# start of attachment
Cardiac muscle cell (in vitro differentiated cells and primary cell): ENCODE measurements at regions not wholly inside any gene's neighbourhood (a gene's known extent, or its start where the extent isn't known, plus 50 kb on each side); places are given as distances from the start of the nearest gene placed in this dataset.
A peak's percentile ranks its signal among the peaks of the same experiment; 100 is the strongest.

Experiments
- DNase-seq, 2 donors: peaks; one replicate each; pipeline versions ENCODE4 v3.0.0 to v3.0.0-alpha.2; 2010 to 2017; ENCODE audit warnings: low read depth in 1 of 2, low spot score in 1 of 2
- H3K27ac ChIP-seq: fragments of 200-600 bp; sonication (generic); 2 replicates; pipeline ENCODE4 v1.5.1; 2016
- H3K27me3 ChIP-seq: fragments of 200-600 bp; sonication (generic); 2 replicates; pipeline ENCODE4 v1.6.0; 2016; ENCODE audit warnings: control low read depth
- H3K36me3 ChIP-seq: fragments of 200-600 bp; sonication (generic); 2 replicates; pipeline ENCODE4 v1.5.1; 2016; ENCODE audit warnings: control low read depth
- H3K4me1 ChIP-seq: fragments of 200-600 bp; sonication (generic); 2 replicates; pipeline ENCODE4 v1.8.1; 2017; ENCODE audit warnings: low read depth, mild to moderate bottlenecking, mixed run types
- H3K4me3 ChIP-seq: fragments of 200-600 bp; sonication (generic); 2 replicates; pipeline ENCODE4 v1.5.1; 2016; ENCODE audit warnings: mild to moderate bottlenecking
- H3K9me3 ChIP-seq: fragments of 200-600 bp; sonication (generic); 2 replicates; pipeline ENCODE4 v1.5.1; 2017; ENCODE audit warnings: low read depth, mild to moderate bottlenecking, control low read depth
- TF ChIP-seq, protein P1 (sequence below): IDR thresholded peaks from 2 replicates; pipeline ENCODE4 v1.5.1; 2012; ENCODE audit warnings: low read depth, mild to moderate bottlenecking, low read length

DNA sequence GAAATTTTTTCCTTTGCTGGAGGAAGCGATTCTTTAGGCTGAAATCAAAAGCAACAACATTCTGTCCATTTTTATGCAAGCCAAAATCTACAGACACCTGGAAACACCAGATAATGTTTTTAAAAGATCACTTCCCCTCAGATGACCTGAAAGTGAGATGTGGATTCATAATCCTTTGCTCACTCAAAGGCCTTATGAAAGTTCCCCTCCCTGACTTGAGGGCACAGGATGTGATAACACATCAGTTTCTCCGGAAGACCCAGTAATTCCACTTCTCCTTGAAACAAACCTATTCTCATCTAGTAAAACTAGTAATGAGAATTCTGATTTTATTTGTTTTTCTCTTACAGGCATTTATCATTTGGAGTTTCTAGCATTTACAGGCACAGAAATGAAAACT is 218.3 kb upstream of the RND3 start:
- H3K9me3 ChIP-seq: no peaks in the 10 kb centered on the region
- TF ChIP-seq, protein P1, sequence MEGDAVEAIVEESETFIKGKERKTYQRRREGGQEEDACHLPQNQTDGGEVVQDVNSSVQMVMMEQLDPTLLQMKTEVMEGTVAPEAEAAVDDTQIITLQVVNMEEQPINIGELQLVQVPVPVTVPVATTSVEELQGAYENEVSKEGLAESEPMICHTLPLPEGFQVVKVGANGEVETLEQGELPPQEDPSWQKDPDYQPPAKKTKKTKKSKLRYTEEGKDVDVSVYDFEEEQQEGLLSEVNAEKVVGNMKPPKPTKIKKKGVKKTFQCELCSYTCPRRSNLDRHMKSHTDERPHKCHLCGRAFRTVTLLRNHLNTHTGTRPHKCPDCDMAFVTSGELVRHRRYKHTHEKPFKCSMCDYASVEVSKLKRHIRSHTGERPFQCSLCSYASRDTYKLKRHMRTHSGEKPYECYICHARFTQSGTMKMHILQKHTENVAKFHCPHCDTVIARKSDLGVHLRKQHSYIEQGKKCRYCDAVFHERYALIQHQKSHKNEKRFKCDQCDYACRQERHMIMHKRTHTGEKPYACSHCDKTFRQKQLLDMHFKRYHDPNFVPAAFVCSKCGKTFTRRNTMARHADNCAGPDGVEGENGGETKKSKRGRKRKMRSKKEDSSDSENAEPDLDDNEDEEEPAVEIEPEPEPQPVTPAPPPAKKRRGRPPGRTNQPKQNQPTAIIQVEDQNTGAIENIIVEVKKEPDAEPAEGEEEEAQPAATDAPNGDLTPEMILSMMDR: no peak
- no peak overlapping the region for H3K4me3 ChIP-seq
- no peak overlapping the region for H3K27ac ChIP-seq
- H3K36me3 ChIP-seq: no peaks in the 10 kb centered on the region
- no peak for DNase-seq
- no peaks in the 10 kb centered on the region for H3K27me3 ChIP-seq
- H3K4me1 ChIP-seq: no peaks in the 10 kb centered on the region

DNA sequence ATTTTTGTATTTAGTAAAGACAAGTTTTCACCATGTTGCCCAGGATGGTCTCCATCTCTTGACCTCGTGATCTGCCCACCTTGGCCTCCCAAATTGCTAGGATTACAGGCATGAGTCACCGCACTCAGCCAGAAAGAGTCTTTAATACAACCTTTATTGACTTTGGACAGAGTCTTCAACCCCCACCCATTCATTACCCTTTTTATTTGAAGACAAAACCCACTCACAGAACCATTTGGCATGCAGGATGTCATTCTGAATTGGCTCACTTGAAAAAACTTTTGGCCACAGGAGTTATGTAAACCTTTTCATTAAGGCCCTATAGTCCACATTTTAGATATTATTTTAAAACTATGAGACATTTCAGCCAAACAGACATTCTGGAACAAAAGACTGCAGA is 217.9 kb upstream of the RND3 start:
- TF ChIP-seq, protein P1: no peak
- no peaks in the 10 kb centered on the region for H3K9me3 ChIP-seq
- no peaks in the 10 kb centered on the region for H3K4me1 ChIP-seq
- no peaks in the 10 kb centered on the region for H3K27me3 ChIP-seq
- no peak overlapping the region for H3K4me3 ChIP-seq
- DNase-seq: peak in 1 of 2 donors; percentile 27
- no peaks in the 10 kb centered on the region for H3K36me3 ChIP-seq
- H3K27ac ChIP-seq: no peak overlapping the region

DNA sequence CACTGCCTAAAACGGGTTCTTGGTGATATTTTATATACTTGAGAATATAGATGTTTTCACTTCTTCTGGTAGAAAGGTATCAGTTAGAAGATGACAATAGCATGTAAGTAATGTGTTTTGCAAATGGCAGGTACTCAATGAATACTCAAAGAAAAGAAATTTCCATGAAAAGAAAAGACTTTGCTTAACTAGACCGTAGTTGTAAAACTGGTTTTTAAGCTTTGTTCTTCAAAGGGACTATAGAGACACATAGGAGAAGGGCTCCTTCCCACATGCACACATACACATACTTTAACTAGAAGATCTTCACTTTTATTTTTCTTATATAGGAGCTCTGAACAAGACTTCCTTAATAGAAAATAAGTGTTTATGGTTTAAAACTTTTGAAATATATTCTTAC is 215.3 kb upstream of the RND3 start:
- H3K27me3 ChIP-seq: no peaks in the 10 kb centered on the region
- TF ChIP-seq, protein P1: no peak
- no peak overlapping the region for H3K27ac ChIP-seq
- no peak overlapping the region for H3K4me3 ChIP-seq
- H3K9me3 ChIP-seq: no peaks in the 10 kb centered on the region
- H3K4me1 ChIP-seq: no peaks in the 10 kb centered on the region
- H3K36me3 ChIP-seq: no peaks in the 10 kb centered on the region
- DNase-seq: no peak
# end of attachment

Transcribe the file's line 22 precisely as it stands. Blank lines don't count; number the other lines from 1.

- TF ChIP-seq, protein P1: no peak